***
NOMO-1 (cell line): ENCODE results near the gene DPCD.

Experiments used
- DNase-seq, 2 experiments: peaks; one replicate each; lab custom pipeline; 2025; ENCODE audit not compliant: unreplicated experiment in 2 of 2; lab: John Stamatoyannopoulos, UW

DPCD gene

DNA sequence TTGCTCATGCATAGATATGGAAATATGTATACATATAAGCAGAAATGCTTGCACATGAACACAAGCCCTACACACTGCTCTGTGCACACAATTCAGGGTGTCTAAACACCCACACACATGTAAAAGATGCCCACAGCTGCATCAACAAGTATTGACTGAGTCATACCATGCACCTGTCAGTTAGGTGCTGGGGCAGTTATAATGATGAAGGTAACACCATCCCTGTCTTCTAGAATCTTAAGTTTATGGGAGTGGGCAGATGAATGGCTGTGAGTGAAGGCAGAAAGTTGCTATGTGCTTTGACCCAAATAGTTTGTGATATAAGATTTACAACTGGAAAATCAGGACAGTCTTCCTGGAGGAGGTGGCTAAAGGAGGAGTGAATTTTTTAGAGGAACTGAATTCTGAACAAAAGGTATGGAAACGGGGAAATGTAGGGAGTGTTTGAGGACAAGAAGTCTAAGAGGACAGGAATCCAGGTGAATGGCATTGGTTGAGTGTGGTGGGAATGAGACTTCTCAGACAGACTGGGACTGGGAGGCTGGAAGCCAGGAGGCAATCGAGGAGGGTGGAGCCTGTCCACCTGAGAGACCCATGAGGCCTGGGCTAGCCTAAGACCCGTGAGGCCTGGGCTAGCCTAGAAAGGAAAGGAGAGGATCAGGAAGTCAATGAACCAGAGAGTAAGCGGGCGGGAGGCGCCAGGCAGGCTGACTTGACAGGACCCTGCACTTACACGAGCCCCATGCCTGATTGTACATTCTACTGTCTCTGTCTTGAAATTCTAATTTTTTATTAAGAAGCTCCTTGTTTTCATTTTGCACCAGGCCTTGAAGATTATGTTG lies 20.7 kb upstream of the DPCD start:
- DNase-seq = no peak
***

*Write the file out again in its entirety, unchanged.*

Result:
NOMO-1 (cell line): ENCODE results near the gene DPCD.

Experiments used
- DNase-seq, 2 experiments: peaks; one replicate each; lab custom pipeline; 2025; ENCODE audit not compliant: unreplicated experiment in 2 of 2; lab: John Stamatoyannopoulos, UW

DPCD gene

DNA sequence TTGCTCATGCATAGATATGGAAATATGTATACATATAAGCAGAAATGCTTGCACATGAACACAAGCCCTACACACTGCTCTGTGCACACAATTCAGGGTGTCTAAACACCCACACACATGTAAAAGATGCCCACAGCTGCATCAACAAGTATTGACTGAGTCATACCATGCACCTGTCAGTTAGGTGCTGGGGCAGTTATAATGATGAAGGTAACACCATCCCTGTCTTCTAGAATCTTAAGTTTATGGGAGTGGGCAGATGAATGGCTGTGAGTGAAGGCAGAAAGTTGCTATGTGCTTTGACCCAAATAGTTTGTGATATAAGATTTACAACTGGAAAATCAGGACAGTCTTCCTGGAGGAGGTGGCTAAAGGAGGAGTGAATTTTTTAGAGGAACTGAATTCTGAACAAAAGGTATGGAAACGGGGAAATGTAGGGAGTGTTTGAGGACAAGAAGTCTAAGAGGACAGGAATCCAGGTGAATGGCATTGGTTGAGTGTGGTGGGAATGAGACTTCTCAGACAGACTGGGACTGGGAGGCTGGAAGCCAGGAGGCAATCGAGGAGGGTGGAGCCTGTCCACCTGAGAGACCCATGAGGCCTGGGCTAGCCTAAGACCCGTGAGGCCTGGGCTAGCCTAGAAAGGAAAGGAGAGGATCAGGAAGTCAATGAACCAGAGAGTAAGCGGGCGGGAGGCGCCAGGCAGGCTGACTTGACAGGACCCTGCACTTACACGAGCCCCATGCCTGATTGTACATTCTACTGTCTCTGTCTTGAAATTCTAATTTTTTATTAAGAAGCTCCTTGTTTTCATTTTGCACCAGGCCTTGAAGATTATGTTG lies 20.7 kb upstream of the DPCD start:
- DNase-seq = no peak